This Torah lesson is dedicated to the speedy recovery of Adelle Chaya bat Adva. May G-d keep her and save her from every evil and danger.

It says that in every generation, a person must see himself as he, himself, left Egypt. The path from slavery to redemption is one that the Jewish people partake in in every generation–on a personal and national level. I’m a first generation immigrant to America–and Israel. My parents left the Soviet Union in ’89, when I was seven years old. I’m a testament to my people’s unbroken spirit and our unwavering desire to remain Jews no matter the cost.

When we left the USSR, I didn’t know I was Jewish. My father had been a refusnik for 10 years. He’d spent time studying Hebrew. We believed we were moving to Israel, so he wanted to get acquainted with the Holy Language, the tongue our forefathers used in their daily lives.

His teacher and mentor, Arye Volvovsky (ייבדה לחיים ארוקים) spent three years languishing in a Soviet jail cell because he had the audacity to spread the light of Judaism. Even in jail, he practiced Jewish law, and was even able to encourage his fellow cellmates, who were spending jail time for less noble reasons than him, to support the Zionist cause. They probably benefited from their time with Arye more than they would have being at homes with their families.

My great-grandparents were all haredi Jews. I’ve seen family pictures with my great great grandparents and their children. All wore the traditional Jewish garb of the times. I’m proud to come from a family with a rich history of Torah scholarship.

I’m also proud to say that I got my ברית מילא (circumcision) at my own request after we came to the US. I was eight years old. My ancestors all espoused a spirit of self-sacrifice. They went out of their way to fight the pro-Soviet Jewish police, and I felt I was following in their footsteps. It was nothing out-of-the-ordinary. Jews have been making bigger, most dangerous sacrifices for the past three and a half centuries.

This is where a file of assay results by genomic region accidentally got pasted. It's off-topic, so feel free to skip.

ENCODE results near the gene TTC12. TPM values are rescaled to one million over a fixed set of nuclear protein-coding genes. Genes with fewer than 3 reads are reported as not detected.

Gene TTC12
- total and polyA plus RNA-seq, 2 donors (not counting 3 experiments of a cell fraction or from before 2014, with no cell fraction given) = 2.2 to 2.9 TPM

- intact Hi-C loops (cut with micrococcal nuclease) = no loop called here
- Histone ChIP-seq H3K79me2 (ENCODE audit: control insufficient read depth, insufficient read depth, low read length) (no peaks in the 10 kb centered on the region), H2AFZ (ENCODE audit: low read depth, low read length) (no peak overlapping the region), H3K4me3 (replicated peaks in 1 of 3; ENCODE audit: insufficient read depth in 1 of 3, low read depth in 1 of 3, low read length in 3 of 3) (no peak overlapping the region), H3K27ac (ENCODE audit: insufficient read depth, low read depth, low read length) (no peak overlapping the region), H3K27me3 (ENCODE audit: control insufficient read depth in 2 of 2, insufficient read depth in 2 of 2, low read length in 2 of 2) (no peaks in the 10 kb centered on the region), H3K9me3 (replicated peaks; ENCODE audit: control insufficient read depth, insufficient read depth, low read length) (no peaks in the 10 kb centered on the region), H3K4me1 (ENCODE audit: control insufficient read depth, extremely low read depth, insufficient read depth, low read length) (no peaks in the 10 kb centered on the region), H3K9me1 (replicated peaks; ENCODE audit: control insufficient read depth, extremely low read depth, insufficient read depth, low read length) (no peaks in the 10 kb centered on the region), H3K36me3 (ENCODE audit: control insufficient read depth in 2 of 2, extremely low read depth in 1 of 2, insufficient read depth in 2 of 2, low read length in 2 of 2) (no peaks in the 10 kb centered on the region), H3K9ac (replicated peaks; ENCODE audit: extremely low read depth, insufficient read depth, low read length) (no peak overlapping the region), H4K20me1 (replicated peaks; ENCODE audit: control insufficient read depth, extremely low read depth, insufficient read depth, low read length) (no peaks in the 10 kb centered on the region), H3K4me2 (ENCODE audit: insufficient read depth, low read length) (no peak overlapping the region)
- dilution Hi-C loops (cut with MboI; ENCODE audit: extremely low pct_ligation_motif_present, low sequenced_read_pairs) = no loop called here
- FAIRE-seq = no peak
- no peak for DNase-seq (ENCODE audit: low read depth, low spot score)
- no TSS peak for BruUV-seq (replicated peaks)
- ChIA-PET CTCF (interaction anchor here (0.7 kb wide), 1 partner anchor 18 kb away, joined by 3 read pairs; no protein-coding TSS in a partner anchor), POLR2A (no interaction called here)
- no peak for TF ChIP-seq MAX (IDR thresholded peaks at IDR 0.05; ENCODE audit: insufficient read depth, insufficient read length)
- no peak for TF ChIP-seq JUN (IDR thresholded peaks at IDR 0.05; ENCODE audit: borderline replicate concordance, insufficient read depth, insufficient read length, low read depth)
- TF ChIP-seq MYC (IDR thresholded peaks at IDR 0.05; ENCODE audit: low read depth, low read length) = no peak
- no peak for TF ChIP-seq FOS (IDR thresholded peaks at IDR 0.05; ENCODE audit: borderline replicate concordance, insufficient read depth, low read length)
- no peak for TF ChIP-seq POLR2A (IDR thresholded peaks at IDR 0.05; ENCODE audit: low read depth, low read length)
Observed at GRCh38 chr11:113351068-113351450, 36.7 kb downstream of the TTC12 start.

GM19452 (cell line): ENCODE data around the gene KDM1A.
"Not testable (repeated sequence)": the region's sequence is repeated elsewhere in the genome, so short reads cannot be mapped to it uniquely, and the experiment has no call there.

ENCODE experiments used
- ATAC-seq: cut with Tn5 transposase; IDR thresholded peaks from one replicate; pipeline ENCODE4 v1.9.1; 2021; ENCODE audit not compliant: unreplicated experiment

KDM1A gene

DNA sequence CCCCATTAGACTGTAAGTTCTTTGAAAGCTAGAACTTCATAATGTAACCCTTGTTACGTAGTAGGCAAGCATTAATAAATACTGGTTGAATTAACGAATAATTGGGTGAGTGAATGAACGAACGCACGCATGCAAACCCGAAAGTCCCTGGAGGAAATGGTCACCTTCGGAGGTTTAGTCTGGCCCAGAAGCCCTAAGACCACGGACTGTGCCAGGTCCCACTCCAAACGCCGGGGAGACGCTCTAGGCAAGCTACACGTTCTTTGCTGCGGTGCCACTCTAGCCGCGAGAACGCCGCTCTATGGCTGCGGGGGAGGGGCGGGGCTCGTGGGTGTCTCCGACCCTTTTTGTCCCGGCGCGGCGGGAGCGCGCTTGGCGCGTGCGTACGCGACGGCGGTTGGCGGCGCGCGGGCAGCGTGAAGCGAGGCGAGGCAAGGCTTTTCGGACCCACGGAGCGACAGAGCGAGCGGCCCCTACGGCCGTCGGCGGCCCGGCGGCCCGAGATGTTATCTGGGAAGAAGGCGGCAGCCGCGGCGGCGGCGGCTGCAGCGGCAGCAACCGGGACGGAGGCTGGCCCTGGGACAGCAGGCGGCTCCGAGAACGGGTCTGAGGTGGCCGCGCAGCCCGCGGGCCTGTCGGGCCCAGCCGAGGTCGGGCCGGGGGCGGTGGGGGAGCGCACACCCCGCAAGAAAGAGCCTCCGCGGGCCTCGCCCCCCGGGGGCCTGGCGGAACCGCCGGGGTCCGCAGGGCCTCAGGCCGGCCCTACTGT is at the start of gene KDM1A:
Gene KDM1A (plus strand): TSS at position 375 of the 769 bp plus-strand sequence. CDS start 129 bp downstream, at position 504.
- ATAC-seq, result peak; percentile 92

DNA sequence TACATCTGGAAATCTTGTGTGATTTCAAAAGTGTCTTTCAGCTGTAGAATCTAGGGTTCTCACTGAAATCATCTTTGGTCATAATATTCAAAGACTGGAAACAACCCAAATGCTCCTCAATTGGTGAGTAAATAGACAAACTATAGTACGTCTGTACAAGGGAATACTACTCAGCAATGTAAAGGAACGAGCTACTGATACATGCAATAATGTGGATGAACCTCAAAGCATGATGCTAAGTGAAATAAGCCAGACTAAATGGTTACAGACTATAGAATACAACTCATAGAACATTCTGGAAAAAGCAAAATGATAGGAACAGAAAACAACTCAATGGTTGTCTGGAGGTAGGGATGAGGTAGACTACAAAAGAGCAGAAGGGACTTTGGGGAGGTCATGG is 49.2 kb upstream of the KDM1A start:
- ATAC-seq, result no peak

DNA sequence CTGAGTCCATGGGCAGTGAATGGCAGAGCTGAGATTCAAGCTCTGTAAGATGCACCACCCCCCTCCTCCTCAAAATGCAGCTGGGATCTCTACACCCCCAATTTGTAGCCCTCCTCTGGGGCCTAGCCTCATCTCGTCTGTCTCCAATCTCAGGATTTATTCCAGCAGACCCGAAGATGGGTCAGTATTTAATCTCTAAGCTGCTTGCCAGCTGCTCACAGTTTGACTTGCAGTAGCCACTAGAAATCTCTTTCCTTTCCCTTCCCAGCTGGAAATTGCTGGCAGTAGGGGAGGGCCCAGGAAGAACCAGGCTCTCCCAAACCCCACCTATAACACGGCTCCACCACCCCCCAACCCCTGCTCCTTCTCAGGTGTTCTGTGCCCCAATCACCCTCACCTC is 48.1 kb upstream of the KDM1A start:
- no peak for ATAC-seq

I merited to leave Soviet Russia–the Egypt of our day. Both my father and I made a vow never to step foot on Russian soil. “Never again” in my family means never again to Communism. Never again to Jews being oppressed and denied the right to follow in our ancient way of life.

I was invited to the Pesach seder to R’ Ariel, the head Rabbi of Ramat Gan, a truly great man with so much knowledge and wisdom to give. Maybe I’ll tell my story. It’s the story of leaving Egypt.

“In every generation…” Strong words, but yet, in every generation, the ugly head of anti-Semitism rears itself again and again. The two concepts are interconnected. Seeing ourselves as if we were the ones to leave Egypt and fighting the powers of Jew hatred are the same thing. We need to remember and not to forget. Remember and internalize the fact that the Gentiles don’t want us here–not in Israel and not in the world (I like to stay away from generalizations, but even so…)

My family’s history and my own story are examples of the Jewish people’s unbreakable spirit, and our ability to see ourselves as if we left Egypt. We actually did. For others, it might be a little harder to imagine leaving slavery for freedom, but it actually happened to us.

חג מצות כשר ושמח! ממשיכים להיתפלל להחלמה מהירא של אדל. שניזקה לנקום באויבינו. שבת שלום ומבורך מארץ הקודש ובבשורות טובות לכולנו